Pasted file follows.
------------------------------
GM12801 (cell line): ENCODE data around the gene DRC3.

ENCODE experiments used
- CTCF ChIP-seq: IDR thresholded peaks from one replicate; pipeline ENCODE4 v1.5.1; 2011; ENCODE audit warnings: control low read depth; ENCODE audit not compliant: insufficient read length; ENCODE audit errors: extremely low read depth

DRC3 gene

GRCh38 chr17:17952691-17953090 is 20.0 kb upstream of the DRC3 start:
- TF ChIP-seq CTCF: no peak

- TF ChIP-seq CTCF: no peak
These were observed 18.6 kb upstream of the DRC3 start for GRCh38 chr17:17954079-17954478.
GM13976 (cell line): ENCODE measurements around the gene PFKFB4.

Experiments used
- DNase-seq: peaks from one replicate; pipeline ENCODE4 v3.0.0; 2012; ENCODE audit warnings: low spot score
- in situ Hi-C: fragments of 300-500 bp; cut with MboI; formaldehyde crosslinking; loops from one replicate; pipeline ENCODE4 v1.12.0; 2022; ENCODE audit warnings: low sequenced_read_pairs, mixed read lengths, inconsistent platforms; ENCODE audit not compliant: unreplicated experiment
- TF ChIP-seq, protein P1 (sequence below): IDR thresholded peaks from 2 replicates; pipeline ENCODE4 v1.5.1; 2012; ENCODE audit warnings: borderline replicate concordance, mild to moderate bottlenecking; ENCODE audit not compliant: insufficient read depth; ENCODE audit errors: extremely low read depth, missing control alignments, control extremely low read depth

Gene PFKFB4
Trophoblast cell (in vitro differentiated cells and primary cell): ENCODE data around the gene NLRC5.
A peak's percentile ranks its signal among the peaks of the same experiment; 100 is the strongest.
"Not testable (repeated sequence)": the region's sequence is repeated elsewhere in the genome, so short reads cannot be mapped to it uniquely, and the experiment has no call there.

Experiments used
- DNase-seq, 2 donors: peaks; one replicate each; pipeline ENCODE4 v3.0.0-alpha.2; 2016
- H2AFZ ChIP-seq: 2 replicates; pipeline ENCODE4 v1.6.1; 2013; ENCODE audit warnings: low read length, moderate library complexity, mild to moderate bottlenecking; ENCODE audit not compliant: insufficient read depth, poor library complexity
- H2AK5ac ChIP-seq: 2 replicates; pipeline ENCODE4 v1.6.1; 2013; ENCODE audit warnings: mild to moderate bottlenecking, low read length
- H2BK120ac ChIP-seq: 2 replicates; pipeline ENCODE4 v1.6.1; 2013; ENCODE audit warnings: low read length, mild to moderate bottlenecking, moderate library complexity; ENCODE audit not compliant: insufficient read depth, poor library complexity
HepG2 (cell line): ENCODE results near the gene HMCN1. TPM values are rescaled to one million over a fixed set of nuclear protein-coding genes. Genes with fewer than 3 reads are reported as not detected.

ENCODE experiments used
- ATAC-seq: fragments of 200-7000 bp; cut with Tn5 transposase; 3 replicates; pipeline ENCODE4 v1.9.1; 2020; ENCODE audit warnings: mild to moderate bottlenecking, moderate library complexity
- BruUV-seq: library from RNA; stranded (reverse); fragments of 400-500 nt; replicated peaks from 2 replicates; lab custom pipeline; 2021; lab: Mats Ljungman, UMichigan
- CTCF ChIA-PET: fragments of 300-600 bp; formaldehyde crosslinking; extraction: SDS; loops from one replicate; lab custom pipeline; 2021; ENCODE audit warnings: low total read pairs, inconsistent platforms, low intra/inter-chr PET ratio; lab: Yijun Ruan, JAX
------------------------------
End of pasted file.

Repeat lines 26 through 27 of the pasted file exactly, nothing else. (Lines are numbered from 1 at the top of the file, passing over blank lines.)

- BruUV-seq: library from RNA; stranded (reverse); fragments of 400-500 nt; replicated peaks from 2 replicates; lab custom pipeline; 2021; lab: Mats Ljungman, UMichigan
- CTCF ChIA-PET: fragments of 300-600 bp; formaldehyde crosslinking; extraction: SDS; loops from one replicate; lab custom pipeline; 2021; ENCODE audit warnings: low total read pairs, inconsistent platforms, low intra/inter-chr PET ratio; lab: Yijun Ruan, JAX